Eight women had late measurements that were below the LLOQ (one pregnant, two values; seven nonpregnant, 12 values). Therefore, these values were extrapolated from the log linear fit to the available concentration measurements from the last five time points. In the univariate and multivariate analyses, for \({\text{AUC}}_{0 \to 3} \), there was no difference between pregnant and nonpregnant women (p = 0.32) (Fig. 1, Table 2). There was no effect of hematocrit (p = 0.11), BMI (p = 0.60), or parasitemia (p = 0.27) on \({\text{AUC}}_{0 \to 3} \). Fever and higher temperatures were associated with lower \({\text{AUC}}_{0 \to 3} \) values (p = 0.02 and p = 0.001, respectively). Among pregnant women, there was no effect of smoking (p = 0.15) or estimated gestational age on \({\text{AUC}}_{0 \to 3} \) (Spearman’s rho = −0.29, p = 0.37). There was no difference in \({\text{AUC}}_{0 \to \infty } \) between pregnant (n = 11) and nonpregnant (n = 11) women (p = 0.99) (Fig. 1); on average, the difference in (log) CQ \({\text{AUC}}_{0 \to \infty } \) between pregnant and nonpregnant women was only 0.2% (95% CI −0.28 to 40). A lower AUC0→∞ was associated with higher temperature (p = 0.006) in the univariate analysis but not with hematocrit (p = 0.91), BMI (p = 0.36), or parasitemia (p = 0.21). Adjusting the model for hematocrit, platelet count, bilirubin, and temperature made no difference to \({\text{AUC}}_{0 \to \infty } \) between the groups (p = 0.26). For pregnant women (n = 11), there was no effect of smoking (p = 1.0) on \({\text{AUC}}_{0 \to \infty } \) , but a higher gestational age at entry to the study was associated with a lower \({\text{AUC}}_{0 \to \infty } \) (Spearman’s rho = −0.67 p = 0.02).
Fig. 1

Comparison of mean [standard error (SE)] whole-blood chloroquine concentrations in pregnant (dashed line, triangle markers) and nonpregnant (solid line, square markers) women with acute vivax malaria from day 0 to day 3 (inset) to day 42

Table 2

Comparison of noncompartmental pharmacokinetic data for chloroquine from day 0 to day 42 in 12 pregnant women and 13 nonpregnant women of child-bearing age with acute vivax malaria. Values are medians (range)




P value

t1/2 elim (h)*

180.4 (139.4, 926.1)

209.0 (116.5, 1794.0)


k (h−1)*

0.004 (0.0007, 0.0050)

0.003 (0.0004, 0.006)


Cmax (ng/ml)**

960.5 (297, 1835)

700 (403, 1625)


tmax (h)**

3 (1.5, 8)

2 (1.5, 6)


\({\text{AUC}}_{0 \to \infty } \) (ng/ml · h)*

122 216 (74 145, 269 600)

134 087 (62 940, 229 695)


CL/F (ml/h/kg)*

209.4 (95.0, 349.1)

189.1 (110.4, 406.6)


\({\text{AUC}}_{0 \to 3} \) (ng/ml · h)

33 086 (16 806, 89 285)

27 036 (13 197, 68 040)


t1/2 elim elimination half-life, k elimination rate constant, Cmax peak whole blood concentration, tmax time to reach Cmax, AUC area under the whole-blood concentration-time curve, CL/F apparent clearance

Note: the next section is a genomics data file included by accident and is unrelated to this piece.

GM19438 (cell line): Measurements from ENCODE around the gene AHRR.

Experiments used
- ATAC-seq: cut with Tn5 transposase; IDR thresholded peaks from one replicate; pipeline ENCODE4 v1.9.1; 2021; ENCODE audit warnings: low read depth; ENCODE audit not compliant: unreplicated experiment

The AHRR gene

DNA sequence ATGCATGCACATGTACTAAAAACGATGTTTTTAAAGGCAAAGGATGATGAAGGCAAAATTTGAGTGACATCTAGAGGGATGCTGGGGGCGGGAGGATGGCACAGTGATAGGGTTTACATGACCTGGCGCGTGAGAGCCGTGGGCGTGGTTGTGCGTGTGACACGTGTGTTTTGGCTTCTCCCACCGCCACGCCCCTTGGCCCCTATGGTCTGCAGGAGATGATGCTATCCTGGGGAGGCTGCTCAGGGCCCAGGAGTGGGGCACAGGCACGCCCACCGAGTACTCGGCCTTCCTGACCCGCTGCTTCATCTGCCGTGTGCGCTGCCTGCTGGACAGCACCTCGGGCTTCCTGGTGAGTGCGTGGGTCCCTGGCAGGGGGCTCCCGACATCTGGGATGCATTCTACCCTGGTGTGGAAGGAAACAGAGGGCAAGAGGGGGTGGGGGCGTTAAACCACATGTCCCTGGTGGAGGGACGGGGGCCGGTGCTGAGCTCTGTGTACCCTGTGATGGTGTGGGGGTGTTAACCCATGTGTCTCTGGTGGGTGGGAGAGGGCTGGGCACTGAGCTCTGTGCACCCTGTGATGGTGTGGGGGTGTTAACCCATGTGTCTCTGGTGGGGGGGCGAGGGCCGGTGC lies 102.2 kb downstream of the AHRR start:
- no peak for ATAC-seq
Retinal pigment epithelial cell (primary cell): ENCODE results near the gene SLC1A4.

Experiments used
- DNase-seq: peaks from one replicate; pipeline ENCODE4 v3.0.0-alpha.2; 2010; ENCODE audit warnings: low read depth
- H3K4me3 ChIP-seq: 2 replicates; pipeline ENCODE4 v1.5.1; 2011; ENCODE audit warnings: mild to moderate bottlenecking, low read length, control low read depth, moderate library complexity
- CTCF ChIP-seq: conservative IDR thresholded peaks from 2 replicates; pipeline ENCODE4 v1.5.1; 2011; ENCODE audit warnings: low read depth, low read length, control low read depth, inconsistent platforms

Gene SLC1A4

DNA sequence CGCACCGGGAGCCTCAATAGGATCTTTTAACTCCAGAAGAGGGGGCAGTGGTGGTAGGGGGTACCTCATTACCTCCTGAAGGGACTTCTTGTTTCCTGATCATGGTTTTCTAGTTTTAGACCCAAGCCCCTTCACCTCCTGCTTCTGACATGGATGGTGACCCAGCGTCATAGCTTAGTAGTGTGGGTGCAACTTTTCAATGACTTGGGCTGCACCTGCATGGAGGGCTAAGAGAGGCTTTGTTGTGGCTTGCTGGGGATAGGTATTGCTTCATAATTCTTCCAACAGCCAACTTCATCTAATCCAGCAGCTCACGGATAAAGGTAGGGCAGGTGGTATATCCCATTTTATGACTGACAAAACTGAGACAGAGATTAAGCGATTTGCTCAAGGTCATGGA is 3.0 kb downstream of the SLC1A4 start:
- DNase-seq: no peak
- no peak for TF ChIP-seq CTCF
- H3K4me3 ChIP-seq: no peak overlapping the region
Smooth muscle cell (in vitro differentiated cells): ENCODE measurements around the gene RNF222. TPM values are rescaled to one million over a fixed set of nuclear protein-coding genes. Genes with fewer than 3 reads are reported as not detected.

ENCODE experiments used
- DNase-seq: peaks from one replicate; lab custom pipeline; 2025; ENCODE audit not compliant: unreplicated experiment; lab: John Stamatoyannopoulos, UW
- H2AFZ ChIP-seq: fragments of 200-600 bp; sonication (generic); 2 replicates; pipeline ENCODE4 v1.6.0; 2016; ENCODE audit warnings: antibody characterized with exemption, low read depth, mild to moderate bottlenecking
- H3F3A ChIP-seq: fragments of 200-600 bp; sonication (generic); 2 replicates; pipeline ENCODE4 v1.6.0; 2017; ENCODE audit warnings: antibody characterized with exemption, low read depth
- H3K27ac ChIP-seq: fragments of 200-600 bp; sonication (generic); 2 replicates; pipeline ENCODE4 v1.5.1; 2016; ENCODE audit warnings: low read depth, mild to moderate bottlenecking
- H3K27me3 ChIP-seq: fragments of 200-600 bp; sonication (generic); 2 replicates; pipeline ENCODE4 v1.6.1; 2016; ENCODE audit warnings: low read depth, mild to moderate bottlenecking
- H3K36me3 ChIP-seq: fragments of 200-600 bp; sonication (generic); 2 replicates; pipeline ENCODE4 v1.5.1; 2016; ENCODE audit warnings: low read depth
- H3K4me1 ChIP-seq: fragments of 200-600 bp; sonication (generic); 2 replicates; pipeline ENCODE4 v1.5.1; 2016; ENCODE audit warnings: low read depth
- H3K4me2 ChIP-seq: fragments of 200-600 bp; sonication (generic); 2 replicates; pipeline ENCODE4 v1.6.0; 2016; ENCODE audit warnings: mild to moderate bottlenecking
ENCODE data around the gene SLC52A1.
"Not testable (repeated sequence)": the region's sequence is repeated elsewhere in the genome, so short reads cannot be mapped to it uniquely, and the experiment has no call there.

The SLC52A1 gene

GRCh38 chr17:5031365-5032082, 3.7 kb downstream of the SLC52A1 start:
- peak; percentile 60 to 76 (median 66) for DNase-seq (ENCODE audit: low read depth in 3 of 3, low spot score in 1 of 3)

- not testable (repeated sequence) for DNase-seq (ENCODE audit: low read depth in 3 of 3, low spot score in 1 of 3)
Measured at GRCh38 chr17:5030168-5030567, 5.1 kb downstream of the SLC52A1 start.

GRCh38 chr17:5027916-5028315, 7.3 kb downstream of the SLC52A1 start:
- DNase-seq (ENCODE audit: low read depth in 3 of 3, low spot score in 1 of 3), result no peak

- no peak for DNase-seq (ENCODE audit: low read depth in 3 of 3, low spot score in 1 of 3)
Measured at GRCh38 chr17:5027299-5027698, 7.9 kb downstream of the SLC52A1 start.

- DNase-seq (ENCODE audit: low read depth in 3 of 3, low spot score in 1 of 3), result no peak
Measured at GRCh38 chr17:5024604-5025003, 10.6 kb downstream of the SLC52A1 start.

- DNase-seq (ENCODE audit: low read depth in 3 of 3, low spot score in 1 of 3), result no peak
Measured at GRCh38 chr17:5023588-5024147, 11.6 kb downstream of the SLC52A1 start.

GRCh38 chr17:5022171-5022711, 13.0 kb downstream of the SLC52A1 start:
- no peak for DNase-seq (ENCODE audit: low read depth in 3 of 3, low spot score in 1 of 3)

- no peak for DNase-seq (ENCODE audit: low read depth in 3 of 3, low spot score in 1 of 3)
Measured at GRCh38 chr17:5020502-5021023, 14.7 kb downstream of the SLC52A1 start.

* n = 11 for pregnant women because one patient had a higher chloroquine concentration at day 42 than day 35, therefore an AUC based on a log linear fit of the terminal values could not be calculated;  n  = 11 for nonpregnant women because 2 had levels of chloroquine below the lower limits of quantification (LLOQ) for the last 4 time points

**Calculated using measurements from the first 24 h only

Pharmacokinetics of desethylchloroquine

Two women (both pregnant) had no DEQ measurements, which left ten pregnant and 13 nonpregnant women for comparison. Cmax and tmax did not differ between pregnant and nonpregnant women (p = 0.29 and p = 0.33, respectively). The ratio of CQ to DEQ \({\text{AUC}}_{0 \to 3} \) was also not different [median 4.89 (range 3.21–6.28) and 4.39 (2.34–8.77), respectively; p = 0.66]. In the univariate analysis, the CQ to DEQ AUC0→3 ratio was significantly correlated with parasitemia on admission (p = 0.003) but not with temperature (p = 0.22), fever (p = 0.14), or BMI (p = 0.50). Inclusion of parasitemia in the model made no difference in the CQ to DEQ \({\text{AUC}}_{0 \to 3} \) ratio between pregnant and nonpregnant women (p = 0.70).

DEQ levels were reliably detected for 14 days. There was no difference in median \({\text{AUC}}_{0 \to 14} \) or the median ratio of CQ to DEQ \({\text{AUC}}_{0 \to 14} \) between pregnant and nonpregnant women [for median \({\text{AUC}}_{0 \to 14} \): 29,841 (range 17,533–46,849) vs. 29,556 (10,145–64,102), p = 0.65 and 3.78 (2.42–5.14) vs. 3.50 (2.47–5.48), p = 0.41 for median CQ:DEQ ratio]. The CQ:DEQ \({\text{AUC}}_{0 \to 14} \) ratio was not associated with temperature (p = 0.72), parasitemia (p = 0.56), fever (p = 0.42), or BMI (p = 0.86) at admission. In pregnant women (n = 10), the CQ:DEQ \({\text{AUC}}_{0 \to 14} \) ratio did not correlate significantly with smoking (p = 0.09) or estimated gestational age (p = 0.49) and did not correlate with the CQ \({\text{AUC}}_{0 \to 14} \) (Spearman’s rho = 0.08, p = 0.75).